Monday 20th July 2009
Staffs and Worcester Canal, River Severn and Worcester Birmingham Canal
Dawn broke with clear blue skies, heralding a much better day.
Given yesterday's rumours, we approached Stourport with some trepidation, noting that all the boats that descended to the basins promptly returned, suggesting that the Severn remained impassible.
Notable among these vessels was nb Hadar, an immaculate replica of a Woolwich Short (or is a Northwich Short - I never can remember the difference!) which looked right at home alongside Scorpio and Apollo moored just above York St Lock. Hadar is a work of love on the part of her owner, who worked on an identical boat as a boy and had this craft built to the same spec in 2007, complete with a 1942 engine. It's only flaw is in its perfection. It caries too few scars to be a restoration project!
We motored through the various basins and round the back of the clock tower, mooring up on the floating pontoons and figured we may as well walk down to the rive and see just how bad the levels were. Much to our surprise and delight we saw that the water, although brown with silt, was down in the green zone. Some BW workmen were clearing the weeds from the lockside and informed us that it had been up 18 inches overnight but had, for the time being, fallen back down again. If we wanted to make the short trip down to Worcester there was no reason not to.
We hastily assembled our anchor bracket on the stern and dropped down the two staircases, negotiating the awkward twist between them. Whilst the Severn was flowing fast, with a good deal of fresh on, it was nowhere near as bad as our experiences on the Trent eighteen months ago. The upper Severn is remarkably pretty, rubbing up against high sandstone cliffs and surrounded by lofty trees. As we passed Lenchford we were buzzed by a Hawk aircraft and then we spied three Buzzards lazily spiraling up on the updrafts created by the cliffs.
With all the gazing up we very nearly missed the work going on on the final lock of the Droitwich Barge Canal. To see the lock being reinstated complete with balance beams and separated from the river by a thin earth bank was rather exciting. This time next year.... Just above Bevere Lock we encountered a very strange Dutch registered suction dredger. There was much noise and diesel smoke but, for the life of me, I couldn't see what is was actually doing, or where the dredgings were going. All very odd.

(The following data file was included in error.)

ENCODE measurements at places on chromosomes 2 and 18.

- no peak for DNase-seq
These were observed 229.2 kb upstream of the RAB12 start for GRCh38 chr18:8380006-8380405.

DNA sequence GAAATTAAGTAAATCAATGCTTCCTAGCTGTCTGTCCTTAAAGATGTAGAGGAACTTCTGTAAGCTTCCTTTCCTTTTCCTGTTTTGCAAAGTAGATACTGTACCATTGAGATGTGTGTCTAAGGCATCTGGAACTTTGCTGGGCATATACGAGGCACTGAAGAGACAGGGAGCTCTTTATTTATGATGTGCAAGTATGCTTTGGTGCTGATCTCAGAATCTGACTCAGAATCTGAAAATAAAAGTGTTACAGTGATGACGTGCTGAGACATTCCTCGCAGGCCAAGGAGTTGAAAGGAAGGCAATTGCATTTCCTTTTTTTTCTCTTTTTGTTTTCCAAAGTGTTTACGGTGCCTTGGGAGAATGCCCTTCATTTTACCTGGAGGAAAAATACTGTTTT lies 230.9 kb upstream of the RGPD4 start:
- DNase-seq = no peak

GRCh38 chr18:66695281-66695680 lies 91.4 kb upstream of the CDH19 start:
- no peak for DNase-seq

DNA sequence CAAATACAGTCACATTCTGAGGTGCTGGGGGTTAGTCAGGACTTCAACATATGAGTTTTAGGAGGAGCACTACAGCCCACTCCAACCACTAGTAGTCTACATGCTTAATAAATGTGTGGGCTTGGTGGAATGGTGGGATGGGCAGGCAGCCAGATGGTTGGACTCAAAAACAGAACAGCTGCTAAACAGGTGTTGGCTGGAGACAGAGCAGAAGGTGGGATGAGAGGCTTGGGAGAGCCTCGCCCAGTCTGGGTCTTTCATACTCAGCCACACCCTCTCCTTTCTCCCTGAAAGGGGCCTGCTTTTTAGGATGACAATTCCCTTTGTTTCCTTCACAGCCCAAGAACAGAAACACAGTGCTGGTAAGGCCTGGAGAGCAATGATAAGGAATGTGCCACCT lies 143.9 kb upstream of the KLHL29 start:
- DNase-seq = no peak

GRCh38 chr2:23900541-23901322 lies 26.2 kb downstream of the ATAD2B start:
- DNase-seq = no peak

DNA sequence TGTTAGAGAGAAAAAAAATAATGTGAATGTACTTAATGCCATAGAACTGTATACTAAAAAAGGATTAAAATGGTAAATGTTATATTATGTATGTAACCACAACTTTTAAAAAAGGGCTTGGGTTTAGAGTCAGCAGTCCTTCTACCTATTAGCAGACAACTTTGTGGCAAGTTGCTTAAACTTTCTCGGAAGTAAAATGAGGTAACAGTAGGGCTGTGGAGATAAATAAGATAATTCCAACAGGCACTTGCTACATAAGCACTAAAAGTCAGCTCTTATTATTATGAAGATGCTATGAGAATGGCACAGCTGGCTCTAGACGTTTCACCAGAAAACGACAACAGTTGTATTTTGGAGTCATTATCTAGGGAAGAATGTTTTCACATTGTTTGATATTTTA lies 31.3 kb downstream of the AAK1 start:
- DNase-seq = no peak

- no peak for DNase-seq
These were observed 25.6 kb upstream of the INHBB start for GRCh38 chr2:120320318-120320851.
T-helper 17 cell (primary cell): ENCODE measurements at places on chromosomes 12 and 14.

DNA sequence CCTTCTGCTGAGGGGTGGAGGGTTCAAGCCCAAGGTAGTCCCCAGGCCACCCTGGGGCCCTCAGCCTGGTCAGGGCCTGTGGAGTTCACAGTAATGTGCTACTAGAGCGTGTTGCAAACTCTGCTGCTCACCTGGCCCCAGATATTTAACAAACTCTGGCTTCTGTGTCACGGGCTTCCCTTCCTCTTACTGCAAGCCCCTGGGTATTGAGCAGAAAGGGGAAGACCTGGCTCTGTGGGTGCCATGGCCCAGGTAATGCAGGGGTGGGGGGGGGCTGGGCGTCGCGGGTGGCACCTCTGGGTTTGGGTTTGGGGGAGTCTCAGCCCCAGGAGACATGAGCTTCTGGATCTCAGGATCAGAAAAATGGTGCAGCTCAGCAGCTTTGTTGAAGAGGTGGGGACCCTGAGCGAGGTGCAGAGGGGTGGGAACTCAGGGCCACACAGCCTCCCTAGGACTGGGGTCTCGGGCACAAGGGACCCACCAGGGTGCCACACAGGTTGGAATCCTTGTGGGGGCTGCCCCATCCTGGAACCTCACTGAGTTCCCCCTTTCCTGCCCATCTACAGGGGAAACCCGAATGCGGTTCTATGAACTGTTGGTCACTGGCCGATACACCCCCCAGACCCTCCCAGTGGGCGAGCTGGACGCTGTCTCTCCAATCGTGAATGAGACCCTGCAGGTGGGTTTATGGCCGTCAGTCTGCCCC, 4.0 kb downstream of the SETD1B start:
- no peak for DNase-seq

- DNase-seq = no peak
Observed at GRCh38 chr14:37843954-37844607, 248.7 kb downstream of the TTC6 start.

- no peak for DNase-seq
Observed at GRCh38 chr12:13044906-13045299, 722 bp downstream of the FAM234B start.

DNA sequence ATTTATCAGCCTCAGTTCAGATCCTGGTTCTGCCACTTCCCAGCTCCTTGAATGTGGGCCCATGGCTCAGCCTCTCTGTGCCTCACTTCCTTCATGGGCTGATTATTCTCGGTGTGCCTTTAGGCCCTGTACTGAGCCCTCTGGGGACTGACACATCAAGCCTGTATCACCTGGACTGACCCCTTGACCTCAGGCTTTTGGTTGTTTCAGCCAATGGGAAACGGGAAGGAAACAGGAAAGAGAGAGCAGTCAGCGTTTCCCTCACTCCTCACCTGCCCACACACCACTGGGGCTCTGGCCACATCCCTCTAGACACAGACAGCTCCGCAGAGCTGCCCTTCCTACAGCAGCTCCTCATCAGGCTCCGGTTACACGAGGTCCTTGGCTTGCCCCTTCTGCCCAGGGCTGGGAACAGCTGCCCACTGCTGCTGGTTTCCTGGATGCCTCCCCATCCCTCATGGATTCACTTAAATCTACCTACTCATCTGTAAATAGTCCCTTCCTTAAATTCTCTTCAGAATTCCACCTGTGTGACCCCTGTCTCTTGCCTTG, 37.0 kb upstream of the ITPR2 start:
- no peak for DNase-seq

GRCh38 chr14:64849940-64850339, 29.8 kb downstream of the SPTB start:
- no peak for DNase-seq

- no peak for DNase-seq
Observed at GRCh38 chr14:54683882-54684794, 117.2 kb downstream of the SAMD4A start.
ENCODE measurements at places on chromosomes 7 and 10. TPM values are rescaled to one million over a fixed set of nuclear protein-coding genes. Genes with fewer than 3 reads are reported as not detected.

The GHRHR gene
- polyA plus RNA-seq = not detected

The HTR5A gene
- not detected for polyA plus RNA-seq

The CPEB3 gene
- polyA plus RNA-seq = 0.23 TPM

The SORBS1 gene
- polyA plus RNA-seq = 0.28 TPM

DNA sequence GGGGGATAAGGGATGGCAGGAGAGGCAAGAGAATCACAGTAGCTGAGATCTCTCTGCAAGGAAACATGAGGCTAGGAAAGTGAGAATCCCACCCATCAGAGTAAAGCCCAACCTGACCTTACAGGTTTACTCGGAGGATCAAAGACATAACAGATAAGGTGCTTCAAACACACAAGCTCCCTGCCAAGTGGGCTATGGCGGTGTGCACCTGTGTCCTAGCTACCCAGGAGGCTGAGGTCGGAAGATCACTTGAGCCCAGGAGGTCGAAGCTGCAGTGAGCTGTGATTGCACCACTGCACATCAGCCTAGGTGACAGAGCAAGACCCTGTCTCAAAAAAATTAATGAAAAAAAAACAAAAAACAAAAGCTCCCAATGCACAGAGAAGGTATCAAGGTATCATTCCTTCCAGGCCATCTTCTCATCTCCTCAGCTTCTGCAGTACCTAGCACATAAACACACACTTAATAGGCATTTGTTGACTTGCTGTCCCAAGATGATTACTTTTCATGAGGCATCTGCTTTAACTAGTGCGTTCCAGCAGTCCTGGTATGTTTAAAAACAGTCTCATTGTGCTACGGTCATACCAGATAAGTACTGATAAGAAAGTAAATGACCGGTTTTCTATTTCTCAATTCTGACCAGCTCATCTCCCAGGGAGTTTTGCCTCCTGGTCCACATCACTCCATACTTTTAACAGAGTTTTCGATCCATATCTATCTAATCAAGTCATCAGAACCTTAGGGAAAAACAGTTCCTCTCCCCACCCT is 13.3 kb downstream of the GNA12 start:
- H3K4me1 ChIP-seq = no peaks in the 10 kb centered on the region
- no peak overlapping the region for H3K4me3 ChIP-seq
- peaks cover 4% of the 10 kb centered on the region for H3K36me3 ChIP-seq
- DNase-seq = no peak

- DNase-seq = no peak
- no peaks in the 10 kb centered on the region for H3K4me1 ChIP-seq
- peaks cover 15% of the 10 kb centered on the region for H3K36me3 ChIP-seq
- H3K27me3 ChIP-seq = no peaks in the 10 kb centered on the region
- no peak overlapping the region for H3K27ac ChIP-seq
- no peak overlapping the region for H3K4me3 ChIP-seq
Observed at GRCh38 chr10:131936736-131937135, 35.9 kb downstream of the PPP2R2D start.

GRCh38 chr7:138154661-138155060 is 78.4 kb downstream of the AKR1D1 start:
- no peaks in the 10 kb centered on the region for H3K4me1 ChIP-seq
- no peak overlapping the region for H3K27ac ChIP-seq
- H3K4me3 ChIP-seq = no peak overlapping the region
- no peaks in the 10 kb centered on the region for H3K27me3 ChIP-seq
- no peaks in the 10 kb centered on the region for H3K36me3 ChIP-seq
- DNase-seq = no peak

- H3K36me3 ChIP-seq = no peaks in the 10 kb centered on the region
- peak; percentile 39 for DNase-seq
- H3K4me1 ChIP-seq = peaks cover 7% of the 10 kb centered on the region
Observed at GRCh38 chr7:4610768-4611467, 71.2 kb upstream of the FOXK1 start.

Then it was the final approach to Worcester, passing the racecourse and rowing clubs before sweeping under Worcester's ancient bridge. On the way down we passed nb Maid of Steel, which was pootling along. She seemed rather familiar and it transpired that she is normally moored at Chillington Wharf, a location I have passed many times!
The two big locks up to Diglis Basin were undergoing something of a facelift, as part of the adjacent redevelopment project. It was one of the very few active building sites we saw on the whole journey. These locks are very, very sloooooow fillers.
We had made good time and moored above Sidbury Lock to spend a couple of hours wandering around Worcester. Whilst the city has its fair share of modern shopping centres, it has retained many of its more interesting nooks and crannies which reward exploration, particularly the magnificent Mansion House.
As you exit Worcester the canal is remarkably clean, with none of the urban detritus one usually associated with city waterways. Reeds line the margins and thick bands of trees mask the industrial sprawl which extends out as far as Tolladine and the infamous Worcester Rugby ground.
With the weather set so fair we pressed on, sipping our traditional Gin and Tonics and letting the evening sun warm our backs. We made light of the six locks at Offerton but at the top lock the canal passes so close to the M5 that the road noise is incredible. The local farm has resorted to the erection of a huge earth bank to try and deflect the sound, but even so the decibels are terrific.
In an attempt to get away form the road noise we moved on through the cutting to Tiberton, where the sound is masked by a low hill and a stand of trees. We dined at The Bridge all washed down with a very agreeable pint of Marston Old Orient IPA.
All in all an exceptional day covering a lot of new ground.